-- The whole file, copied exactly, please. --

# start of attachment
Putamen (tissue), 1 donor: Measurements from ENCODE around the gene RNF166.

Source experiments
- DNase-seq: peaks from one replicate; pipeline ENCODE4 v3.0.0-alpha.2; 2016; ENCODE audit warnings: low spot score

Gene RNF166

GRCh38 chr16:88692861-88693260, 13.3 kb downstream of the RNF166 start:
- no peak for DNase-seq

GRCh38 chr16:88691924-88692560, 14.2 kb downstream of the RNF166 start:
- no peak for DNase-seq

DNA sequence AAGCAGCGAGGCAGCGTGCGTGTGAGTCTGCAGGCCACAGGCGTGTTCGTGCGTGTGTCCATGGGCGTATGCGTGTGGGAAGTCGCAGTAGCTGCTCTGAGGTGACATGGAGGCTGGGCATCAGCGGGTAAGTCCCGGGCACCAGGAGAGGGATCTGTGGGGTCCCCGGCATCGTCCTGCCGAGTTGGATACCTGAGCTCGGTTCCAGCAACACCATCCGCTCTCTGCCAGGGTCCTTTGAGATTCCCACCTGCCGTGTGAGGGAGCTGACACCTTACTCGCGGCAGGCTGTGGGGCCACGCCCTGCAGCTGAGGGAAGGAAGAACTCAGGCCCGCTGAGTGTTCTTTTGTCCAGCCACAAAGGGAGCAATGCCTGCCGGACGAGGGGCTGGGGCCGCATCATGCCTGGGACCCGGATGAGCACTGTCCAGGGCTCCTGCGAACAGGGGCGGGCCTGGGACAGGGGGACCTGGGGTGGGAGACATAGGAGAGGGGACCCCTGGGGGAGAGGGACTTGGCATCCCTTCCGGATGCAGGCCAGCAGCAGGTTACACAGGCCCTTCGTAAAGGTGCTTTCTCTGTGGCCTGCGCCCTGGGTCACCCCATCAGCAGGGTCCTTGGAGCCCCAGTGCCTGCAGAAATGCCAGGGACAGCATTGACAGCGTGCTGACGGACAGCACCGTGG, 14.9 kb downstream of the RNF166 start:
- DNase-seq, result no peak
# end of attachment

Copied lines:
Putamen (tissue), 1 donor: Measurements from ENCODE around the gene RNF166.

Source experiments
- DNase-seq: peaks from one replicate; pipeline ENCODE4 v3.0.0-alpha.2; 2016; ENCODE audit warnings: low spot score

Gene RNF166

GRCh38 chr16:88692861-88693260, 13.3 kb downstream of the RNF166 start:
- no peak for DNase-seq

GRCh38 chr16:88691924-88692560, 14.2 kb downstream of the RNF166 start:
- no peak for DNase-seq

DNA sequence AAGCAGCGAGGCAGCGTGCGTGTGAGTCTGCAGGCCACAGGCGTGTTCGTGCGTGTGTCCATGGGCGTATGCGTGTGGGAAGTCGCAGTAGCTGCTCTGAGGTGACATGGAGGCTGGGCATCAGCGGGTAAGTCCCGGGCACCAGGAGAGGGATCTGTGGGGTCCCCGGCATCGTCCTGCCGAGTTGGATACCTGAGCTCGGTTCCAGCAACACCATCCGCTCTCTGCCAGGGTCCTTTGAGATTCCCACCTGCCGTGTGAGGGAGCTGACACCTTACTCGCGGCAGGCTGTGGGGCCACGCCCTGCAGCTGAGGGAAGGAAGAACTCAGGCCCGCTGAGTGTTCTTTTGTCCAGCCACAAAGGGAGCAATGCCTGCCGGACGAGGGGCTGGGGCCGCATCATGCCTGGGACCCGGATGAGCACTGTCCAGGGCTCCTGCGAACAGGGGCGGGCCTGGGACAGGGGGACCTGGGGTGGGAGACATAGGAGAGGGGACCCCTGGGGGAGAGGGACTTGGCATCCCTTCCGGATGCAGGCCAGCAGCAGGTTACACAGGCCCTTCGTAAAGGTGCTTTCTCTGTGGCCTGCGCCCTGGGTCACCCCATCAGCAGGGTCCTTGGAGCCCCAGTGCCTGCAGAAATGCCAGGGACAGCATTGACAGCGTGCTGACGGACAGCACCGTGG, 14.9 kb downstream of the RNF166 start:
- DNase-seq, result no peak